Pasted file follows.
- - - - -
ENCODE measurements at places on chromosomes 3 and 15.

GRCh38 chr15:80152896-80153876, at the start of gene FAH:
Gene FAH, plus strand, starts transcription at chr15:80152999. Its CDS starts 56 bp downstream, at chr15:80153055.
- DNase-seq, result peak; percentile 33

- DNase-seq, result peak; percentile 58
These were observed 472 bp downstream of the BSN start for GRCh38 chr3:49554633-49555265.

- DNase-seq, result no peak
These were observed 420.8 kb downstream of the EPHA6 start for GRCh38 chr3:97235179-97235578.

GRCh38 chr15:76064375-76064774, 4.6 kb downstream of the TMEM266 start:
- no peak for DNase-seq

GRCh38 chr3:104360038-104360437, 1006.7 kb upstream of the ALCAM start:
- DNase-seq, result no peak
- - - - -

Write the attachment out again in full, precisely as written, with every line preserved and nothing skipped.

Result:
ENCODE measurements at places on chromosomes 3 and 15.

GRCh38 chr15:80152896-80153876, at the start of gene FAH:
Gene FAH, plus strand, starts transcription at chr15:80152999. Its CDS starts 56 bp downstream, at chr15:80153055.
- DNase-seq, result peak; percentile 33

- DNase-seq, result peak; percentile 58
These were observed 472 bp downstream of the BSN start for GRCh38 chr3:49554633-49555265.

- DNase-seq, result no peak
These were observed 420.8 kb downstream of the EPHA6 start for GRCh38 chr3:97235179-97235578.

GRCh38 chr15:76064375-76064774, 4.6 kb downstream of the TMEM266 start:
- no peak for DNase-seq

GRCh38 chr3:104360038-104360437, 1006.7 kb upstream of the ALCAM start:
- DNase-seq, result no peak